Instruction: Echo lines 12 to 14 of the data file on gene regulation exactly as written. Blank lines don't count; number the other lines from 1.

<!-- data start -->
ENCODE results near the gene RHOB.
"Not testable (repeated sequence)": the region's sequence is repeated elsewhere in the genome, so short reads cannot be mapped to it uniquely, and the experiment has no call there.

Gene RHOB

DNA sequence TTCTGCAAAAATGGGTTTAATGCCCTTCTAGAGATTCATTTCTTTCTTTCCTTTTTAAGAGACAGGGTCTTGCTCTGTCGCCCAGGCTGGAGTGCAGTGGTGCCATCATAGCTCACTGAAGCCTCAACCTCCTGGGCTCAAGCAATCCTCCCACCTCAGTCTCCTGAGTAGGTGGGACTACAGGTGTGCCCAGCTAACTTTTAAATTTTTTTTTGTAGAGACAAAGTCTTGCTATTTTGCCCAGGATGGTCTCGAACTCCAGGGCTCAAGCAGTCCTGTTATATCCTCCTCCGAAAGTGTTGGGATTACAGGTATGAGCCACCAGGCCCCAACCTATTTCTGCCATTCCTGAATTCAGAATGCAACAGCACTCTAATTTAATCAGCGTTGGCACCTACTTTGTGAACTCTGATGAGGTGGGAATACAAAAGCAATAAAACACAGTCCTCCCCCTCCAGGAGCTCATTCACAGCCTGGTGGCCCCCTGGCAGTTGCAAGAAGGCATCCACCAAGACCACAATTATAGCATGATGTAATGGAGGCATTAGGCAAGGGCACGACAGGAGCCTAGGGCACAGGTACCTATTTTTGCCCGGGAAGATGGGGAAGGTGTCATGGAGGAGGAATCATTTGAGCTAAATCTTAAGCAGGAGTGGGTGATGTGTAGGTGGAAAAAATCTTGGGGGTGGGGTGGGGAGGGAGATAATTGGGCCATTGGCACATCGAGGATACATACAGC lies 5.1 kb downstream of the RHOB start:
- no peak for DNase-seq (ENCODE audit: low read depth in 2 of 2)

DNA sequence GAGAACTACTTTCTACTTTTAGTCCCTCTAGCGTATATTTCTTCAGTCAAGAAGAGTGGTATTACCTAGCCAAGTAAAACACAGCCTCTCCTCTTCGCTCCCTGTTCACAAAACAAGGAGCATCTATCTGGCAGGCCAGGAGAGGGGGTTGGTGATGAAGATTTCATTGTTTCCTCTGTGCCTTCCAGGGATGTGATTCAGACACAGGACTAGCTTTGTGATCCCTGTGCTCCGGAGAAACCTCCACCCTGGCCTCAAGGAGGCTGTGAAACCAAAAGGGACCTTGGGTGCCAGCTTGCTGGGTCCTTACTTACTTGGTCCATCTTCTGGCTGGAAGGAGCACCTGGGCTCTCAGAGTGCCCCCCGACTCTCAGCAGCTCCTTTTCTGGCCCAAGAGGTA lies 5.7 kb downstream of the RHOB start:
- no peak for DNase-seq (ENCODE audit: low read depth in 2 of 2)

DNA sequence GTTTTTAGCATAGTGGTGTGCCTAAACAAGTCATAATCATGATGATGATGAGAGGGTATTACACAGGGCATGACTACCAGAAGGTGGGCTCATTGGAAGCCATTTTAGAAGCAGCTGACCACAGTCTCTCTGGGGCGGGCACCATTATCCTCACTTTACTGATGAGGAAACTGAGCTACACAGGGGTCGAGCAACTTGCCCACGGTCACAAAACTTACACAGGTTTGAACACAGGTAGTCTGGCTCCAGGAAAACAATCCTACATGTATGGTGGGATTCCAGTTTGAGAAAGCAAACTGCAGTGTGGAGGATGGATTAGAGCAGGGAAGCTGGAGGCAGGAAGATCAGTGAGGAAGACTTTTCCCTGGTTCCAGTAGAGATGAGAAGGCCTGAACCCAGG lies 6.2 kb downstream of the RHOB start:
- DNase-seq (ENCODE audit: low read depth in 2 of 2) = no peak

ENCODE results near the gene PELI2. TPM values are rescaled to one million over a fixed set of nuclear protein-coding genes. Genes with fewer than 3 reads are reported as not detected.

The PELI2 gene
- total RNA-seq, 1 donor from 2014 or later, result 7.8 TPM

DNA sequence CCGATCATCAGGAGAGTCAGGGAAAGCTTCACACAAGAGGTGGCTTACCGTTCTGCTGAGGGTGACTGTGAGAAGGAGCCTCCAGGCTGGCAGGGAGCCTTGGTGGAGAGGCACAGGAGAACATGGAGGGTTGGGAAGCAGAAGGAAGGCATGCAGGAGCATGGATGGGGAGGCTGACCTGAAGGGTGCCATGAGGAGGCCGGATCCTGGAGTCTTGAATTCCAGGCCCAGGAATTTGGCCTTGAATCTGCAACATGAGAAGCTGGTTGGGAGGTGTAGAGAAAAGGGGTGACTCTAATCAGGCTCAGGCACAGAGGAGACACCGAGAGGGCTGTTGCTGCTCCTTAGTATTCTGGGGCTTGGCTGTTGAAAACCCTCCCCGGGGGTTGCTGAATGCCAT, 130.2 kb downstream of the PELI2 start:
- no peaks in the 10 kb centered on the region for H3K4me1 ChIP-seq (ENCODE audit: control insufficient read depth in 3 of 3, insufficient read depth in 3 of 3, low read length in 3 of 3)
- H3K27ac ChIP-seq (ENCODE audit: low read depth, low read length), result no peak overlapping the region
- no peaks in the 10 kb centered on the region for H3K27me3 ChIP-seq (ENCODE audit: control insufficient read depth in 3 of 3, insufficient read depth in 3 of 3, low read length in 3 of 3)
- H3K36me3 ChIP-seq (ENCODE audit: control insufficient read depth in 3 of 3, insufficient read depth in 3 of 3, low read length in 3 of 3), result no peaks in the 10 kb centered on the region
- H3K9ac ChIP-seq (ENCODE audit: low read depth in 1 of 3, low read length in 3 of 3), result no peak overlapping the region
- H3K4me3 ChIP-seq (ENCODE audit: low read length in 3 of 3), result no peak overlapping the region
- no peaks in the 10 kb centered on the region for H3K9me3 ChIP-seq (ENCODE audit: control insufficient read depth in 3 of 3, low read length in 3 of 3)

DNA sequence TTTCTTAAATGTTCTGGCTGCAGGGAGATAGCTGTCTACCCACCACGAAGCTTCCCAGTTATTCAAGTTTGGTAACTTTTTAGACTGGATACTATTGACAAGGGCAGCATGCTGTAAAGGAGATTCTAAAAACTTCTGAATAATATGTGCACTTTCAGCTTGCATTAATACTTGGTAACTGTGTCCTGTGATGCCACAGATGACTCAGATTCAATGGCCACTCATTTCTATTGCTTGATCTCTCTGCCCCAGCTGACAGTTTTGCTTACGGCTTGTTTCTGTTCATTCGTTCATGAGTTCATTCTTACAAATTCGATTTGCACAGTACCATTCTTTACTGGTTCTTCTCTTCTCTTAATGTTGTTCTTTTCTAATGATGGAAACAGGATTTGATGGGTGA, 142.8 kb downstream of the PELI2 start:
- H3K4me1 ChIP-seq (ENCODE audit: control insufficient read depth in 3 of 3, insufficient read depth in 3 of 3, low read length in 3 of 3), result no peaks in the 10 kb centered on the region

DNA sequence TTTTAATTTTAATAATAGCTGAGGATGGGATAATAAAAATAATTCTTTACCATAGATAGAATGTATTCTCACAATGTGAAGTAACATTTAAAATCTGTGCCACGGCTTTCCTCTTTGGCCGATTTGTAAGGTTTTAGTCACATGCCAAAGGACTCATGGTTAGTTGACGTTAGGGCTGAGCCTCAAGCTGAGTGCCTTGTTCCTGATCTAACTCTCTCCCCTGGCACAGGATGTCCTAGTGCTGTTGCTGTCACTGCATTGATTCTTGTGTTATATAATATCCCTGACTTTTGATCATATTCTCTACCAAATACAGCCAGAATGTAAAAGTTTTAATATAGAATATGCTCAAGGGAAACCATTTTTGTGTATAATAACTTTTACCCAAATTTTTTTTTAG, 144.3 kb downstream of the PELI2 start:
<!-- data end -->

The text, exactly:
- total RNA-seq, 1 donor from 2014 or later, result 7.8 TPM

DNA sequence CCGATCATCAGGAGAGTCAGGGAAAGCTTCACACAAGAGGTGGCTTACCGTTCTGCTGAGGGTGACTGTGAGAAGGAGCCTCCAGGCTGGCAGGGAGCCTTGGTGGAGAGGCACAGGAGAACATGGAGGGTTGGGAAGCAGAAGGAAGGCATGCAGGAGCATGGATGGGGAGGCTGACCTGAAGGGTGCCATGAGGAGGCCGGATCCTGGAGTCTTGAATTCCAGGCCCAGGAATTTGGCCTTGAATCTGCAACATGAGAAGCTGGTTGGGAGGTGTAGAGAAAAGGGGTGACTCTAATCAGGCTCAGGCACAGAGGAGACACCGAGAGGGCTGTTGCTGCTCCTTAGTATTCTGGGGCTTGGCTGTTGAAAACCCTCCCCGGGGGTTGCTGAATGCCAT, 130.2 kb downstream of the PELI2 start:
- no peaks in the 10 kb centered on the region for H3K4me1 ChIP-seq (ENCODE audit: control insufficient read depth in 3 of 3, insufficient read depth in 3 of 3, low read length in 3 of 3)